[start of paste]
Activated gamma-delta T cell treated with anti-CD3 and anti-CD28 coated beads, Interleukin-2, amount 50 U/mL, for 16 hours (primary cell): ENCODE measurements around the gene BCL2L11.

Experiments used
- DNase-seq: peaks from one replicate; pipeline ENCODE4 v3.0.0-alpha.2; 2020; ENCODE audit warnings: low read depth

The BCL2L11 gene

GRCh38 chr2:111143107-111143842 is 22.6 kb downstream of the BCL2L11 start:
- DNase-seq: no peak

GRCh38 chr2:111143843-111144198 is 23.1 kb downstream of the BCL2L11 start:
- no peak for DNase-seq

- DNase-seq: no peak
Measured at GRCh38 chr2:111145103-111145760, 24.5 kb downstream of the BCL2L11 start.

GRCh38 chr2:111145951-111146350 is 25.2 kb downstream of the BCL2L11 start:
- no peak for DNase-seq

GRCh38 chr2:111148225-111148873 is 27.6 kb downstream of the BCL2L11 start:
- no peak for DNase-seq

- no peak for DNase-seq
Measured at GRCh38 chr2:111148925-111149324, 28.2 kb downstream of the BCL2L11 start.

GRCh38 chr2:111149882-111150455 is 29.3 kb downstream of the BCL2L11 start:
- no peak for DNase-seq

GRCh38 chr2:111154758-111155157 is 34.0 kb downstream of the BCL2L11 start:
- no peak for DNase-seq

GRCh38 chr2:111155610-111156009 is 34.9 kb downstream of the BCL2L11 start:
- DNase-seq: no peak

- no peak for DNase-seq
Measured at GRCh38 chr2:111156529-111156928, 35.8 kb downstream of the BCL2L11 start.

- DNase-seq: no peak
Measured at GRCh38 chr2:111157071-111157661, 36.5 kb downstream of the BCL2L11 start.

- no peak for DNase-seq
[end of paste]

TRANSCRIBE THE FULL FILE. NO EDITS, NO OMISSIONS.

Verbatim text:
Activated gamma-delta T cell treated with anti-CD3 and anti-CD28 coated beads, Interleukin-2, amount 50 U/mL, for 16 hours (primary cell): ENCODE measurements around the gene BCL2L11.

Experiments used
- DNase-seq: peaks from one replicate; pipeline ENCODE4 v3.0.0-alpha.2; 2020; ENCODE audit warnings: low read depth

The BCL2L11 gene

GRCh38 chr2:111143107-111143842 is 22.6 kb downstream of the BCL2L11 start:
- DNase-seq: no peak

GRCh38 chr2:111143843-111144198 is 23.1 kb downstream of the BCL2L11 start:
- no peak for DNase-seq

- DNase-seq: no peak
Measured at GRCh38 chr2:111145103-111145760, 24.5 kb downstream of the BCL2L11 start.

GRCh38 chr2:111145951-111146350 is 25.2 kb downstream of the BCL2L11 start:
- no peak for DNase-seq

GRCh38 chr2:111148225-111148873 is 27.6 kb downstream of the BCL2L11 start:
- no peak for DNase-seq

- no peak for DNase-seq
Measured at GRCh38 chr2:111148925-111149324, 28.2 kb downstream of the BCL2L11 start.

GRCh38 chr2:111149882-111150455 is 29.3 kb downstream of the BCL2L11 start:
- no peak for DNase-seq

GRCh38 chr2:111154758-111155157 is 34.0 kb downstream of the BCL2L11 start:
- no peak for DNase-seq

GRCh38 chr2:111155610-111156009 is 34.9 kb downstream of the BCL2L11 start:
- DNase-seq: no peak

- no peak for DNase-seq
Measured at GRCh38 chr2:111156529-111156928, 35.8 kb downstream of the BCL2L11 start.

- DNase-seq: no peak
Measured at GRCh38 chr2:111157071-111157661, 36.5 kb downstream of the BCL2L11 start.

- no peak for DNase-seq